Oct 072002
 
Authors: Josh Hardin

The search has begun.

After the retirement announcement of CSU president Albert C. Yates Friday, the question of who is his successor going to be may now be in the forefront of the administration’s agenda. Yates’ retirement will become effective at the end of the fiscal year on June 30.

Yates said he chose to announce his resignation this week to avoid placing the burden of finding a new president on the administration in the spring semester.

“This will allow us to begin the search when the candidate’s pool is the strongest,” Yates said. “I want to assist as much as I can in finding new leadership.”

Yates will be continuing his role as chancellor of the CSU Board of Governors, the state institution that governs the university system that includes CSU and the University of Southern Colorado, for an indeterminate period of time after his formal resignation in June. Yates said he wanted to stay to help ensure the transition of USC to CSU-Pueblo continues to go smoothly.

“The board is particularly grateful he’s willing to extend his service as chancellor for a bit longer,” said Reginald Washington, president of the CSU Board of Governors, “although this willingness isn’t surprising given Dr. Yates’ unparalleled commitment to the institution and our system.”

However, the board’s intention is to have the new president of the university continue be the chancellor of the CSU system soon after that individual is hired. The president of CSU, the board’s flagship university, has traditionally co-served as chancellor.

The transition of USC to CSU-Pueblo is not the only adversity the CSU system will face in the near future. With the recent state budget crisis (the state has collected $300 million less in income tax revenues than it did last year), higher education may be appropriated a lower amount of Colorado tax dollars.

“We have to continue in (Yates’) tradition and momentum in tough economic times, which I expect to last for the next several years,” Washington said.

Search committees consisting of faculty and administration officials will be created to help interview qualified applicants similar to a process that was used in the hiring of athletic director Jeffrey Hathaway and academic provost Peter Nicholls in the past year.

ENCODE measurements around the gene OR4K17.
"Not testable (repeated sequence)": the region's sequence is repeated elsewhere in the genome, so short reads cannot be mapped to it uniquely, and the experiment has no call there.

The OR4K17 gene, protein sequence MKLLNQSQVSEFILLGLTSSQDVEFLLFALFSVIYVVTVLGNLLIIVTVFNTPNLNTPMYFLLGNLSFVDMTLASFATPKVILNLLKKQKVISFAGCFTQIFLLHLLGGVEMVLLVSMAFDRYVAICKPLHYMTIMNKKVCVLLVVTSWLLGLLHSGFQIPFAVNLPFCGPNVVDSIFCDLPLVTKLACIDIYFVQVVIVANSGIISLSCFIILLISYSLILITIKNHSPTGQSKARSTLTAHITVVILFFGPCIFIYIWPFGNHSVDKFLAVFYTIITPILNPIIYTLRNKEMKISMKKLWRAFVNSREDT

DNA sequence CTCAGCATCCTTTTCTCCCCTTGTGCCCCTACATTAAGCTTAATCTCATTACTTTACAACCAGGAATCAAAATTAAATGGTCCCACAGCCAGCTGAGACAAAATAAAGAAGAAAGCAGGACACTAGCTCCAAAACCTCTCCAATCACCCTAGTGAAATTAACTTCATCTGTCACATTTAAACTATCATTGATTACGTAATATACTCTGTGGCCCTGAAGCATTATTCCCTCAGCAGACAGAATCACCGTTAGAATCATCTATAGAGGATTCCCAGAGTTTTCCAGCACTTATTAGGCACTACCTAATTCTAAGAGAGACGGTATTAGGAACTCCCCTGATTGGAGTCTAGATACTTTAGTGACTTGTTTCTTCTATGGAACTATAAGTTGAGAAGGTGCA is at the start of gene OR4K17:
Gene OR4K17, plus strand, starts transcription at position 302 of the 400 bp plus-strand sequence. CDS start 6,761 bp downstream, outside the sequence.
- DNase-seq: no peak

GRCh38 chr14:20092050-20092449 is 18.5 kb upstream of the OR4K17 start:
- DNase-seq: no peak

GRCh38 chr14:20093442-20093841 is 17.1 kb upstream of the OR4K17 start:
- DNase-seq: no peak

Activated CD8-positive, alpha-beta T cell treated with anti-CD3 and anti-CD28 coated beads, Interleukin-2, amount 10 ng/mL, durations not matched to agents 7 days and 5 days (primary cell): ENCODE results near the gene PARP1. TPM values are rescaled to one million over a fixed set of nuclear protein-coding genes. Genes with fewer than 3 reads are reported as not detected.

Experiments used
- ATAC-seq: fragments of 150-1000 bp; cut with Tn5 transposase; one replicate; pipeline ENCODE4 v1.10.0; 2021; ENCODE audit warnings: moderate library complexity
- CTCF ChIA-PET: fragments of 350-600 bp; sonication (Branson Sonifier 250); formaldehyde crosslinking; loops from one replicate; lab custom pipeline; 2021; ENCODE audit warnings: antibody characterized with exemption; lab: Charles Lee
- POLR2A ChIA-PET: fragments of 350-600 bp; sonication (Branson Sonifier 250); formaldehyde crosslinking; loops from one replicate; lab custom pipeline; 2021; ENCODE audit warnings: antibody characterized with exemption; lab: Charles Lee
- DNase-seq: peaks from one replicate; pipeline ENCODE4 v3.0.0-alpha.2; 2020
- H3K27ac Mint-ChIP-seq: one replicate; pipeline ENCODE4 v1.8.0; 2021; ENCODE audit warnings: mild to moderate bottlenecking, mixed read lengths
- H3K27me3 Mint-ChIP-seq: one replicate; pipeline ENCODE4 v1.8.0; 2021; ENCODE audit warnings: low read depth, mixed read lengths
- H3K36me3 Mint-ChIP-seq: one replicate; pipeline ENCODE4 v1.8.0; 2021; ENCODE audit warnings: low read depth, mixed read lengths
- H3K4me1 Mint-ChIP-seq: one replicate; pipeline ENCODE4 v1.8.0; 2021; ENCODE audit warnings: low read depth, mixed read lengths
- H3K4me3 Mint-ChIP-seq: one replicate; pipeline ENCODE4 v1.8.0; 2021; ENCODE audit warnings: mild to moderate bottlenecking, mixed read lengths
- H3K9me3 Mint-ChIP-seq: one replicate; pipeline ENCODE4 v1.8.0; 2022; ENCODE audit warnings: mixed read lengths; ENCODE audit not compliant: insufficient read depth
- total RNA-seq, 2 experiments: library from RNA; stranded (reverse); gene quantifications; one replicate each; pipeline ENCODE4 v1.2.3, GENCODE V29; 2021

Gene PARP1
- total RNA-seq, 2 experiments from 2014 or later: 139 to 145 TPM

“It will not be easy to replace Albert Yates,” said professor David Allen, chair of the CSU Faculty Council. “With some sorrow, the faculty looks forward to participating in the selection of a replacement who will continue Yates’ excellent rapport between the faculty and administration and his commitment to maintaining high education standards. The individual who replaces Yates will have large shoes to fill.”

The timetable on the formation of these committees is uncertain and will be determined based on the amount of applicants who seek to be Yates’ successor.

“He’s going to be a tough act to follow,” said Tom Milligan, director of CSU media and community relations.

Milligan said plans to find Yates’ successor would not be rushed.

“The thing about a change like this is that you want to do it right,” Milligan said. “We’ll move fast but we’ll be successful in finding the right person. This is a good job and there will many people who will want to apply.”

The Associated Students of CSU will also be involved the search committees for the new president.

“Being student reps, we’ve always taken a prominent role in the selection process,” said ASCSU President David Bower.

Bower expressed some surprise in Yates’ announcement.

“I know it’s been talked about for a while,” Bower said. “I can understand his reasons for leaving. The surprise comes that in the current state of higher education in Colorado it will be difficult for this institution to grow and prosper with the adversity it has. Dr. Yates’ leadership will be missed.”

-Edited by Colleen Buhrer, Shandra Jordan and Becky Waddingham

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